In March 2019, the ConVal School District sued the State of New Hampshire over its ever-decreasing funding. This is the sixth time the state has been sued for avoiding its constitutional mandate to fund an adequate education.

The first lawsuit was in 1993. The New Hampshire Supreme Court struck down state efforts to limit or decrease public school funding in Claremont I, II and III, the 2006 Londonderry, and 2016 Dover cases.

“With recent tweaks to the education funding formula and reductions in funding, many say that towns are at a breaking point. Teacher layoffs, cuts in programming, and even the threat of school closures have pushed the issue…” (Reaching Higher NH, Jan. 7, 2019 “The Big Question for 2019: How Will We Pay for Our Schools?”). And that was three years ago, before COVID. Meanwhile, Gov. Chris Sununu has taken the most-radical approach yet to this decades-long funding deficit. Rather than increase state education funding, as the court instructed, the governor gave large businesses four tax cuts. Meanwhile, he appointed a person with no educational credentials to lead the state’s Department of Education.

Commissioner Frank Edelblut has a master’s degree in divinity and has diverted public funding to non-public schools, mostly religious. When New Hampshire schools faced the pandemic crisis, the commissioner appointed people without experience in school administration to write “guidelines” that came out too late to be of any use to any boards or administrators. The message from the state was clear – you are on your own.

If it weren’t for the financial help from federal relief funds, no district could have survived. But the Department of Education delayed those funds to public schools as long as possible by placing bureaucratic hurdles for district business managers. Meanwhile, Edelblut swiftly sent federal support to non-public schools, barely trying to conceal his disdain for the public school system established by our state’s founders, which has been the great equalizer for Americans since our nation began.  

When thousands of residents signed in against the 2021 Republican EFA voucher bill, the Republican-led legislature hid it in the budget. That let them and the governor establish the most-aggressive voucher program in the United States without further public scrutiny. These “Education Freedom Accounts” have loose limits on eligibility, no government oversight on how taxpayer-funded vouchers are spent and no spending cap. In other states, voucher programs have been rife with fraud. Public school districts, on the other hand, are audited every year and spending is controlled by local taxpayers.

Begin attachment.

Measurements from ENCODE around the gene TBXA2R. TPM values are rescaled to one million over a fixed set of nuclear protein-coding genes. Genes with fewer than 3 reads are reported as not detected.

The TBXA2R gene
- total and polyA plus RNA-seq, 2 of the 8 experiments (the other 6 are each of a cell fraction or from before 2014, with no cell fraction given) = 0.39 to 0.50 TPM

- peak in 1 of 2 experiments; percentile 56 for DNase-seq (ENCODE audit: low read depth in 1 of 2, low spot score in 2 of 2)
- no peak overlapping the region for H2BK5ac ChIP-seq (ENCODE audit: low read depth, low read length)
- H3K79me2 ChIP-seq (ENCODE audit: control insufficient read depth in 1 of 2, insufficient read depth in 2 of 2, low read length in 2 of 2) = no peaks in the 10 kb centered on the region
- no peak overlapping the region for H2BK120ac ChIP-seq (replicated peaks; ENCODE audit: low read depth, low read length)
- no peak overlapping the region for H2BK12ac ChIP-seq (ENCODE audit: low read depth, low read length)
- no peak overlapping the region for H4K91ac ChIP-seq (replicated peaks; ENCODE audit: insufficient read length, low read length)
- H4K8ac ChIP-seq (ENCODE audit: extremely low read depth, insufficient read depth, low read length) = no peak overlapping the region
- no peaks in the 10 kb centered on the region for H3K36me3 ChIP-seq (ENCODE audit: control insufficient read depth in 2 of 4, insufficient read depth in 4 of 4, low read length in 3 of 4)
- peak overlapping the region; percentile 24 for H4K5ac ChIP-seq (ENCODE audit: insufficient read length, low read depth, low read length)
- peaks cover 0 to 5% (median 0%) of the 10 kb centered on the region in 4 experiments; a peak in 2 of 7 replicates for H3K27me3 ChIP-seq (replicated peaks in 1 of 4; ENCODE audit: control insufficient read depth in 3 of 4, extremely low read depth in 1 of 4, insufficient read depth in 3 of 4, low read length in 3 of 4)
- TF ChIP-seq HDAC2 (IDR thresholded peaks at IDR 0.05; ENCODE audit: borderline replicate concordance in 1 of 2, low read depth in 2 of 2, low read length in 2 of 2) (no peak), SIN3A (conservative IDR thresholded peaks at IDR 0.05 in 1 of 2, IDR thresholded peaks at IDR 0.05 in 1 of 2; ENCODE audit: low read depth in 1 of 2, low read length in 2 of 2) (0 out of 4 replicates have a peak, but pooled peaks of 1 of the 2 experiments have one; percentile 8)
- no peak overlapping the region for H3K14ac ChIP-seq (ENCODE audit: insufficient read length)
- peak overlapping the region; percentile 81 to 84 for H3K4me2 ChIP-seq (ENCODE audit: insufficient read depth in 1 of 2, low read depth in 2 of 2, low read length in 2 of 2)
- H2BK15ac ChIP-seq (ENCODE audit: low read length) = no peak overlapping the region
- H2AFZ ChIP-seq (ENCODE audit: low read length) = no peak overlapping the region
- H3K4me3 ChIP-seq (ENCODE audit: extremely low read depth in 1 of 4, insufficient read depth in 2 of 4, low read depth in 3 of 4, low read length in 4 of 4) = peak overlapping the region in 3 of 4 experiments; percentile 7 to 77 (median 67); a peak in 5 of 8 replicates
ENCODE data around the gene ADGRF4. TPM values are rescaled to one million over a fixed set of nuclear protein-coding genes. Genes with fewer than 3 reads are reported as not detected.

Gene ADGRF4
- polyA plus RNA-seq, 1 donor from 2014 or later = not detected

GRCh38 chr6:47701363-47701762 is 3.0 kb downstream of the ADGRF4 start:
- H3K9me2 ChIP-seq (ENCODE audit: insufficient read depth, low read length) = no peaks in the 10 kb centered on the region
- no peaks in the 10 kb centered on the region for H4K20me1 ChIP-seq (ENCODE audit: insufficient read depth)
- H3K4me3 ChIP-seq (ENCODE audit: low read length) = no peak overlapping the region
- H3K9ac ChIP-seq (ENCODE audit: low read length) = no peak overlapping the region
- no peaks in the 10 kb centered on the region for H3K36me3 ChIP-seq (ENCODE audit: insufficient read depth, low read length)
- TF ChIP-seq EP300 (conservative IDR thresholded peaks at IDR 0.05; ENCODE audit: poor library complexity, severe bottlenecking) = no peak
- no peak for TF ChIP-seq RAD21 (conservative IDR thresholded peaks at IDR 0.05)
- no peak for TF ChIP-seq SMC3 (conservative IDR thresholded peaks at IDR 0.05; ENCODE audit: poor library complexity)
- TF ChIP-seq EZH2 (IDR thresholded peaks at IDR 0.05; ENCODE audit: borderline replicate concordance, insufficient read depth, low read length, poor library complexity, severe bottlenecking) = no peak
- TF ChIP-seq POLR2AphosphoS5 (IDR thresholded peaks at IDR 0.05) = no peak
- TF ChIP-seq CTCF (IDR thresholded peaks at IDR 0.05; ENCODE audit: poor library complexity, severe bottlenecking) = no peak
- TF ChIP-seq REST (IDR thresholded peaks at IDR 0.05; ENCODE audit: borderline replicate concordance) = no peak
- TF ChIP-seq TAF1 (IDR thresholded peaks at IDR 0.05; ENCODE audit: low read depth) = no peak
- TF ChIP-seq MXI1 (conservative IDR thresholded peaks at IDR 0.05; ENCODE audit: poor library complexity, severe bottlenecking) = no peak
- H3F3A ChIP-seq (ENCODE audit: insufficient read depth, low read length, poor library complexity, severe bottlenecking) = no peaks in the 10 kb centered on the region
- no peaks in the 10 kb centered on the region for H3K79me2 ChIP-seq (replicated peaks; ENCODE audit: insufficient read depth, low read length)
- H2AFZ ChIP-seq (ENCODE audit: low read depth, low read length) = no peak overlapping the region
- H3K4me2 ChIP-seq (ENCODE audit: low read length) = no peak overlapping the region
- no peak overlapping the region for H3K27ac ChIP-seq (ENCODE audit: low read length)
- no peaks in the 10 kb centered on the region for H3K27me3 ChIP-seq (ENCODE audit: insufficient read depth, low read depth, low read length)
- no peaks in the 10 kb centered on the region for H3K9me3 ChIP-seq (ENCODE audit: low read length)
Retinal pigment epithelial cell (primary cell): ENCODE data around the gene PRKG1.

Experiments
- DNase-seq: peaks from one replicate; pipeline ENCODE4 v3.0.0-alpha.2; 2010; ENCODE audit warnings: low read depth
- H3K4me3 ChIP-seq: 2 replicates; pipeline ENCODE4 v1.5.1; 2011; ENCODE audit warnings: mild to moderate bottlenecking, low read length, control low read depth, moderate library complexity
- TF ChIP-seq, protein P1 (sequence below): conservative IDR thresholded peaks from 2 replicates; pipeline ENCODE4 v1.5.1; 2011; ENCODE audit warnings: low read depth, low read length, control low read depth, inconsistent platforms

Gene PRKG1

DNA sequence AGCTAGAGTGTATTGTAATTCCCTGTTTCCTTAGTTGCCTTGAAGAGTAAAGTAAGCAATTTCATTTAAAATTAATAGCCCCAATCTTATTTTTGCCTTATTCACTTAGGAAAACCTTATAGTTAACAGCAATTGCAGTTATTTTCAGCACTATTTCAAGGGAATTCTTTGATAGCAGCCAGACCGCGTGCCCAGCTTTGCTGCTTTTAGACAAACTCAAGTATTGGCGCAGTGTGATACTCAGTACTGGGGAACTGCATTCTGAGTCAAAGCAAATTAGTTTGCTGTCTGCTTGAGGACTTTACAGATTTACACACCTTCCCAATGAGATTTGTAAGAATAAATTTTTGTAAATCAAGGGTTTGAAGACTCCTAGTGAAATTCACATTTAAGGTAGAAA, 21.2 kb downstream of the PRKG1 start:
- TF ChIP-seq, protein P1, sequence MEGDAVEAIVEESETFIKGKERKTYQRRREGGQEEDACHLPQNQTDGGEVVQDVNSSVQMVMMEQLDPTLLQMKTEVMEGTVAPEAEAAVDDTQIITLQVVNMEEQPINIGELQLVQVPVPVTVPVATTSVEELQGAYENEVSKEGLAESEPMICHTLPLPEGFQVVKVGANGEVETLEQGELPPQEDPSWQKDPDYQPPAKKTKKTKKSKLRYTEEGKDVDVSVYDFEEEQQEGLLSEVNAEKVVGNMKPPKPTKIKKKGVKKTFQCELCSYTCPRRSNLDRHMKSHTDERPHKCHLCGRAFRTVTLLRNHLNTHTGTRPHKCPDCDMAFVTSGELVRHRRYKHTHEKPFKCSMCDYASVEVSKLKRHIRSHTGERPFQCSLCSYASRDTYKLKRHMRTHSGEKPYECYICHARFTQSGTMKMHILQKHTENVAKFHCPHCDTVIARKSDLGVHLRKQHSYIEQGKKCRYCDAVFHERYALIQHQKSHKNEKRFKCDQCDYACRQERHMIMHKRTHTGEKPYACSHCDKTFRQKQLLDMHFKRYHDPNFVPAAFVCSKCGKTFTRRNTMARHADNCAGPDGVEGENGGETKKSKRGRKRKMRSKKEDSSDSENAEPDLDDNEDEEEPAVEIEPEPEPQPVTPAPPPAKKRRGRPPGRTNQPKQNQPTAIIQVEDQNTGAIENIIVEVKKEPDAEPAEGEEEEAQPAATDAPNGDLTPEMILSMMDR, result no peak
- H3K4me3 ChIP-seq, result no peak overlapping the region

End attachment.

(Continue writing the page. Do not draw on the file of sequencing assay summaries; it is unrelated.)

Lack of voucher spending controls became apparent quickly. Edelblut estimated $130,000 for budgeting purposes; the actual cost is now projected at over $7 million, with 10% going to a tiny, unsupervised New Hampshire agency and its Florida financial firm. Why did the budget increase? A Koch-supported lobbying group, Americans for Prosperity, mailed postcards and even canvassed door-to-door to encourage parents to sign up.

Contrary to statements from EFA proponents, such as state Sen. Denise Ricciardi, taxpayers will bear the burden of vouchers. Wealthy communities may expand funding to support all types of schools, but poor towns will have to close schools. New Hampshire now has one of the best public school systems in the nation, but this cannot continue if the state tries to fund ever more schools. Because vouchers are too low to pay most private school tuition, only wealthy families get to choose which school their child attends. If public schools close in poor and rural towns, many children will need to learn remotely, an option that has proven deficient during the forced experiment of the pandemic.